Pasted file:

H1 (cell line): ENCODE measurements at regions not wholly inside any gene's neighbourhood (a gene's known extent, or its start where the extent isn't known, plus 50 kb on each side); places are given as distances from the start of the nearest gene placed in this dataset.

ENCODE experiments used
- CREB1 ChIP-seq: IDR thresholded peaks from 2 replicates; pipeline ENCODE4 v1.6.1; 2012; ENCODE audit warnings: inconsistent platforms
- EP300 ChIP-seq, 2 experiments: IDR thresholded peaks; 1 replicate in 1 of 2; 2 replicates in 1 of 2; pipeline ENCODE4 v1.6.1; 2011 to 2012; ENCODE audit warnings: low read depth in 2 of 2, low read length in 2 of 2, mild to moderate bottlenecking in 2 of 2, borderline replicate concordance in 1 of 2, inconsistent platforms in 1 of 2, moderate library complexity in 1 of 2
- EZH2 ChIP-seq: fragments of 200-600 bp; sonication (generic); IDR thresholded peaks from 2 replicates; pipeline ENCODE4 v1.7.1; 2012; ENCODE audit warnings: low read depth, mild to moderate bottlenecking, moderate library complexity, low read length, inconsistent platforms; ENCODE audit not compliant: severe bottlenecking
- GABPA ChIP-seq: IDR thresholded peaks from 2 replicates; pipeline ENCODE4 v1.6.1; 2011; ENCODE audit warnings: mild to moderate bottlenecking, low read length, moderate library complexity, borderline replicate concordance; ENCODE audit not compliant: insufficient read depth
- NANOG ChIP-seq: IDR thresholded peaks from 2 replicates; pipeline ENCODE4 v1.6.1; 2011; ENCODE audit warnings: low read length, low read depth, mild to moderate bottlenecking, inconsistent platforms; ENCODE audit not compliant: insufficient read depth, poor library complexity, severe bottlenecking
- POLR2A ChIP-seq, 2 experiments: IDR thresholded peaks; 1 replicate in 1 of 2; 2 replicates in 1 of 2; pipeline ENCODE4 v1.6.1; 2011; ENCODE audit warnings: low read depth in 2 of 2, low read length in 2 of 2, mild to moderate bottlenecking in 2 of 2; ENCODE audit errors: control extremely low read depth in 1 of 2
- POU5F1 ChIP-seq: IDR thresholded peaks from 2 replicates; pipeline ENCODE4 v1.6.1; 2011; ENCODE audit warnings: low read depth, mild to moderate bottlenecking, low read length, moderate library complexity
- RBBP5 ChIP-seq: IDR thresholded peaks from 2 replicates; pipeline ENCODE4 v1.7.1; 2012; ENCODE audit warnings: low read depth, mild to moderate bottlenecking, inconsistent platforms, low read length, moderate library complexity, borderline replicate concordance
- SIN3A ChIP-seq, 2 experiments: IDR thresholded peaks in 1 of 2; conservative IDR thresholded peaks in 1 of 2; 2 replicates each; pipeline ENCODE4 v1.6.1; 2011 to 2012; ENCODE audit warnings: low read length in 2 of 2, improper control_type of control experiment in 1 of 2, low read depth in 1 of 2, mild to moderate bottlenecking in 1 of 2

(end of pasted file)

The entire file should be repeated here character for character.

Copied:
H1 (cell line): ENCODE measurements at regions not wholly inside any gene's neighbourhood (a gene's known extent, or its start where the extent isn't known, plus 50 kb on each side); places are given as distances from the start of the nearest gene placed in this dataset.

ENCODE experiments used
- CREB1 ChIP-seq: IDR thresholded peaks from 2 replicates; pipeline ENCODE4 v1.6.1; 2012; ENCODE audit warnings: inconsistent platforms
- EP300 ChIP-seq, 2 experiments: IDR thresholded peaks; 1 replicate in 1 of 2; 2 replicates in 1 of 2; pipeline ENCODE4 v1.6.1; 2011 to 2012; ENCODE audit warnings: low read depth in 2 of 2, low read length in 2 of 2, mild to moderate bottlenecking in 2 of 2, borderline replicate concordance in 1 of 2, inconsistent platforms in 1 of 2, moderate library complexity in 1 of 2
- EZH2 ChIP-seq: fragments of 200-600 bp; sonication (generic); IDR thresholded peaks from 2 replicates; pipeline ENCODE4 v1.7.1; 2012; ENCODE audit warnings: low read depth, mild to moderate bottlenecking, moderate library complexity, low read length, inconsistent platforms; ENCODE audit not compliant: severe bottlenecking
- GABPA ChIP-seq: IDR thresholded peaks from 2 replicates; pipeline ENCODE4 v1.6.1; 2011; ENCODE audit warnings: mild to moderate bottlenecking, low read length, moderate library complexity, borderline replicate concordance; ENCODE audit not compliant: insufficient read depth
- NANOG ChIP-seq: IDR thresholded peaks from 2 replicates; pipeline ENCODE4 v1.6.1; 2011; ENCODE audit warnings: low read length, low read depth, mild to moderate bottlenecking, inconsistent platforms; ENCODE audit not compliant: insufficient read depth, poor library complexity, severe bottlenecking
- POLR2A ChIP-seq, 2 experiments: IDR thresholded peaks; 1 replicate in 1 of 2; 2 replicates in 1 of 2; pipeline ENCODE4 v1.6.1; 2011; ENCODE audit warnings: low read depth in 2 of 2, low read length in 2 of 2, mild to moderate bottlenecking in 2 of 2; ENCODE audit errors: control extremely low read depth in 1 of 2
- POU5F1 ChIP-seq: IDR thresholded peaks from 2 replicates; pipeline ENCODE4 v1.6.1; 2011; ENCODE audit warnings: low read depth, mild to moderate bottlenecking, low read length, moderate library complexity
- RBBP5 ChIP-seq: IDR thresholded peaks from 2 replicates; pipeline ENCODE4 v1.7.1; 2012; ENCODE audit warnings: low read depth, mild to moderate bottlenecking, inconsistent platforms, low read length, moderate library complexity, borderline replicate concordance
- SIN3A ChIP-seq, 2 experiments: IDR thresholded peaks in 1 of 2; conservative IDR thresholded peaks in 1 of 2; 2 replicates each; pipeline ENCODE4 v1.6.1; 2011 to 2012; ENCODE audit warnings: low read length in 2 of 2, improper control_type of control experiment in 1 of 2, low read depth in 1 of 2, mild to moderate bottlenecking in 1 of 2